FANDOR), MY AMERICA, the new work from Hal Hartley, is almost nothing like what you usually get from this man, one of America's premier independent filmmakers ever since his first full-length feature premiered in 1989 -- the same year, by the way, that Steven Soderbergh premiered his first full-length feature. While you could hardly find two more divergent career paths, for me it has long been Hartley who has kept the faith, so to speak -- even if some of his more recent films have failed to find much or nearly any audience. Still, Hartley (shown below) has maintained his "quirk," offering us many good films and one great one (Henry Fool), while Soderbergh bounces from independents to commercial blockbusters (or would-be) and back again with ease.
Center Stage in 2012. From those 50, these 20, I guess, were chosen to grace Hartley's 78-minute finished film. Since the left-out playwrights include the likes of Anna Deavere Smith and Christopher Durang, one can only marvel or worry at the process of selection.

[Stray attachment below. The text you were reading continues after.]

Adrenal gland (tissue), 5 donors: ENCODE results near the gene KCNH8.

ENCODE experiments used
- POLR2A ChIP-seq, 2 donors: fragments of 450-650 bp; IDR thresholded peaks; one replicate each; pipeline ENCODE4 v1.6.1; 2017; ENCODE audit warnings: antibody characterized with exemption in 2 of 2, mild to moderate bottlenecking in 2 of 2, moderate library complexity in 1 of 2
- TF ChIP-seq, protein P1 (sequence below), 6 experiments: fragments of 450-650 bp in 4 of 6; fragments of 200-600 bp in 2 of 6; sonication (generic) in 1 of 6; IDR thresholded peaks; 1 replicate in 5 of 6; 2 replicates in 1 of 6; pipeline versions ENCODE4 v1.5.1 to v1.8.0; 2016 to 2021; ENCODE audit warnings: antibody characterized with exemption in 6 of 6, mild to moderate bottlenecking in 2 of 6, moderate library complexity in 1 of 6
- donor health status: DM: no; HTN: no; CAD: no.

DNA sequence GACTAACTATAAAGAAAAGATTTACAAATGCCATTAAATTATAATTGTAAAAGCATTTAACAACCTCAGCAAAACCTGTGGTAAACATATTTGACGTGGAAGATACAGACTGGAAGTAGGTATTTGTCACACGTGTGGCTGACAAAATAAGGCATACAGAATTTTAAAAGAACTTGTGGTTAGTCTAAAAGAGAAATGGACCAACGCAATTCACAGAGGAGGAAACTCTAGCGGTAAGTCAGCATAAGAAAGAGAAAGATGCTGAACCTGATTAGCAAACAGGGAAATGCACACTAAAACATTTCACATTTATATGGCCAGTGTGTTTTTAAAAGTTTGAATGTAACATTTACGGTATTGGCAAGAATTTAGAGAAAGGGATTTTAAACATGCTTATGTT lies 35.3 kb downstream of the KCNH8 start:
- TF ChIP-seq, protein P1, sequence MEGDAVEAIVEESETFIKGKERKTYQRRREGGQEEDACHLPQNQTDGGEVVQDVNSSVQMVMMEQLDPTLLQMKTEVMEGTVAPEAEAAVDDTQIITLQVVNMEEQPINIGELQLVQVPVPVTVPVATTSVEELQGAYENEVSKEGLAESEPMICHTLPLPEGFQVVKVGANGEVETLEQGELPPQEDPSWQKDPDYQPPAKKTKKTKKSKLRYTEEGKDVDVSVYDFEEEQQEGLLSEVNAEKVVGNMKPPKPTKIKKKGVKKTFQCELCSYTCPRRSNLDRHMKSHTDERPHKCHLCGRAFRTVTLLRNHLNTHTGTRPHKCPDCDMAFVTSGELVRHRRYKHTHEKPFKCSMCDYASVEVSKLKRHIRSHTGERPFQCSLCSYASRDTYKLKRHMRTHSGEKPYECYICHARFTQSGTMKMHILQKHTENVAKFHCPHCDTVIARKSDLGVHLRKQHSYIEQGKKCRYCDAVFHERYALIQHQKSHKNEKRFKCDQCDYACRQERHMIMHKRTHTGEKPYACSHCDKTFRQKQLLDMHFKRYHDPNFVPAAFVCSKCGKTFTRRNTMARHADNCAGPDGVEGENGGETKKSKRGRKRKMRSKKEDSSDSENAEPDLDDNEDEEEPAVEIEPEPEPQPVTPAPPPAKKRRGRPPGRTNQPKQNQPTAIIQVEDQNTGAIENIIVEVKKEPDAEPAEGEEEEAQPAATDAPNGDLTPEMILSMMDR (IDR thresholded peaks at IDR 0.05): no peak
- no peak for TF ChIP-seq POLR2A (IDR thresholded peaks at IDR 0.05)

Bekah Brunstetter's piece in which a Southern mom (two photos up) talks about food, death and the one percent; Dan Dietz's soldier's tale (above) of Afghanistan; and Kristen Greenidge's "Hit & Run" (below) -- are splendid little gems.
Kristine Nielsen, shown at bottom, plays a lady in pearls who tracks the decline of modern civilization back to a very odd and funny source, while Thomas Jay Ryan (below) essays a half-hidden fellow who tells us of fallen Presidents and asks if we are the cat, the mouse, or just "one of these assholes." Mr. Ryan is, as he often proves to be, funny perfection.
Polly Pen and performed by Jeb Brown (below), about little Jimmy spinning in a baseball field.
Dinesh D'Souza and his America. The only piece here that D'Souza might cotton to is the first: Gyydion Suilebhan's monologue about a dad going all teary-eyed patriotic at a sports event.
Click here for specifics. (If you live in the NYC area, you can also see the film at a one-time screening at the IFC Center, this coming Wednesday evening, July 7, at 7pm, hosted by Hal Hartley and Fandor's Ted Hope.)